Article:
The report goes on to suggest that the PEO Soldier work to find a solution to this problem.

We could go on for hours on this, and I thinks it’s appropriate to do that in a forum like this. I’m digging through my old notes, but I’m pretty sure that “high cyclic rates” were addressed in the dust test, and the M4 came out near the bottom of the pack on that amongst its competitors. The Army keep saying that surveys have shown that 94 percent of Soldiers say they’re satisfied with the M4. But as I replied when confronted with this straw man argument, isn’t it hard to say whether you’re truly satisfied with a weapon unless you have some experience with other options — umm, like the special operations forces do? And what do they prefer? The HK 416 and the SCAR, which are both less maintenance-intensive, gas piston operating systems.

What does this say about the Corps’ program for the Infantry Automatic Rifle? Why replace a good portion of your automatic weapons with one that only has a 30 round magazine? And, I could be wrong on this, but aren’t M4s assigned to straight leg infantry units configured to fire in three-round bursts and semi auto? Only special operators have ones with a full auto switch? If this instance shows anything that a counterinsurgency strategy demonstrates, it’s that small units will likely be confronted with superior numbers of bad guys and will need to pour out the lead when the you-know-what hits the fan. And what about weapons tactics training? There’s a scary line in the report that quotes one of the Soldiers saying he was unprepared for such an Alamo style fight. You’d have thought since Blackhawk Down we’d be teaching how to hold off wave attacks with superior fire.

There are so many more actionable lessons to the drawn from the report, and I encourage DT readers to scour through it again. But kudos to the AP reporter who brought this out and one has to wonder whether the Army will work toward a more rugged solution as it explores options to the M4 this year.

– Christian

Larry Vickers’ Gun

Thursday, May 14th, 2009

I’d like to call everyone’s attention to a solid posting from our friends at the Soldier Systems blog on the Daniel Defense so-called DDM4.

I had the good fortune to speak with Larry Vickers, the brains behind the new M4 entry from the Savannah, Ga.-based Daniel Defense at SHOT and I’ve got to say, while the weapon seemed to me from the specs he outlined to be unremarkable, the fact that he’s behind the design speaks volumes to me.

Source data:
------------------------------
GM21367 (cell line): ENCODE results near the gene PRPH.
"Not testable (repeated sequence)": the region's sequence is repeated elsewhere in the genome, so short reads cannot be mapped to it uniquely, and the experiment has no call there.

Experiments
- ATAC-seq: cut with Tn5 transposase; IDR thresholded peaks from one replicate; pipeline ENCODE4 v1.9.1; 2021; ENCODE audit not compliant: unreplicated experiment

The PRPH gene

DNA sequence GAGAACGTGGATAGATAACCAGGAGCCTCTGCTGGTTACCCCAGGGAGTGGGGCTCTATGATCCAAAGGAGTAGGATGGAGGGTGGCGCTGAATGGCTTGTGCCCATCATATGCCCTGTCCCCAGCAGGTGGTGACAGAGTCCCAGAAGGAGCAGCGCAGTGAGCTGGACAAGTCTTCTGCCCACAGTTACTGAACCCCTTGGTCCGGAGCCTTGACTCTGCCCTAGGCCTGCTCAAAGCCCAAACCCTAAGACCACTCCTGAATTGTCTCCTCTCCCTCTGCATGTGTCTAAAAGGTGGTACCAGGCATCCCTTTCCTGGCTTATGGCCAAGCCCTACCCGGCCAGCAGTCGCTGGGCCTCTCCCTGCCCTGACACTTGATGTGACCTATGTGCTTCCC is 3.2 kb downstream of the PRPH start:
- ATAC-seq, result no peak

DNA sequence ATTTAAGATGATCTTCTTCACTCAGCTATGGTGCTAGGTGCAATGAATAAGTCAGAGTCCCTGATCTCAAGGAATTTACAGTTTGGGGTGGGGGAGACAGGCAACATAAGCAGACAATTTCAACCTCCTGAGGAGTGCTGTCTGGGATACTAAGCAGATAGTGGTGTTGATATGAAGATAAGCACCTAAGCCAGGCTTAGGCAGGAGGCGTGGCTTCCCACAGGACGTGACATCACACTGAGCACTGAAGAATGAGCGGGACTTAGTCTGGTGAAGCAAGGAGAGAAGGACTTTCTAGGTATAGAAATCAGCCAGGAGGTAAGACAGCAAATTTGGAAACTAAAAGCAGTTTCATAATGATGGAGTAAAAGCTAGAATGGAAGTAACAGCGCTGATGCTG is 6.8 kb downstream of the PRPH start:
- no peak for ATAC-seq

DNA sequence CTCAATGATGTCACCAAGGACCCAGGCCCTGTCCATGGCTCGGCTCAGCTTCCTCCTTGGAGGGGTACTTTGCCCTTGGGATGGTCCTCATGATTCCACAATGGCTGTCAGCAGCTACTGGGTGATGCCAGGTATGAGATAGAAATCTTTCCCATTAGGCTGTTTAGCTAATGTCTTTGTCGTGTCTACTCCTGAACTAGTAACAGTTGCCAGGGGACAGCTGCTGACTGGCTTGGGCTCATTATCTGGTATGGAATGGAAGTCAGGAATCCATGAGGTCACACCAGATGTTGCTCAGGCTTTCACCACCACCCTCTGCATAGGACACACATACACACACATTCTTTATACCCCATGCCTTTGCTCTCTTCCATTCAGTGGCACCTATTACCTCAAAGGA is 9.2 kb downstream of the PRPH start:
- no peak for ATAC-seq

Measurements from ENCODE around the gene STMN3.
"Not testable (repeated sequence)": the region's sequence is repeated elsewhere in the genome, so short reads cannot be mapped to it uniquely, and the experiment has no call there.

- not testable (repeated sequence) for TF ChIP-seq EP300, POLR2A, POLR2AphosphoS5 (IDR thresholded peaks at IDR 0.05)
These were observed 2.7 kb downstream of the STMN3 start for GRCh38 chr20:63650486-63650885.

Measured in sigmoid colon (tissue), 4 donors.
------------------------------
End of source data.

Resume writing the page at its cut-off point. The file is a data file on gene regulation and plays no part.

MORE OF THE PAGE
Vickers tried to sell me on their Back Up Iron Sight configuration which gives more eye relief and quicker on target performance, but I’m not a high enough caliber shooter to really evaluate that with any insight.

Video Game — E3 2009 — Attack of the Show

This entry is good to keep in the record since we’re less than a month away from the release of the M4 technical data package that will open the door for competitors of Colt and the entire M4/M16 design to some truly innovative companies just chomping at the bit to deliver an improvement on a fairly old design.


Daniel Defense set out to build the best carbine on the market and they are well on their way. Everything about this rifle meets or exceeds Mil-Spec including such critical items as a 5.56mm chamber, properly staked gas key, as well as a shot peened and Mil-Spec MP tested bolt. Additionally, Daniel Defense has begun to produce hammer forged barrels in house and they have also engineered a number of enhancements into the design such as a flared magazine well, radiused trigger guard, and machines indexing numbers.

Finally, the carbine comes with a Magpul MOE stock and PMAG in addition to a Daniel Defense A2 Style Vertical Grip, Omega X 12.0 FSP, and A1.5 Fixed Rear Sight, all packed in a custom hard case.

Interestingly, the DDM4 was featured on a recent episode of G4TVs Attack of the Show.

The DDM4 section begins at 1:08

The DDM4, a rifle so good it has its own website. Visit www​.ddm4​.com for more information.


– Christian

Army’s ‘Subcompact’ Rifle Search in Doubt

Thursday, March 26th, 2009


From this morning’s headlines at Military​.com…

It could be a perfect fit for cramped cockpits and truck cabs — a weapon potent enough to penetrate body armor, but sporting a bantam package that won’t turn maneuvering in tight spaces into a Houdini act.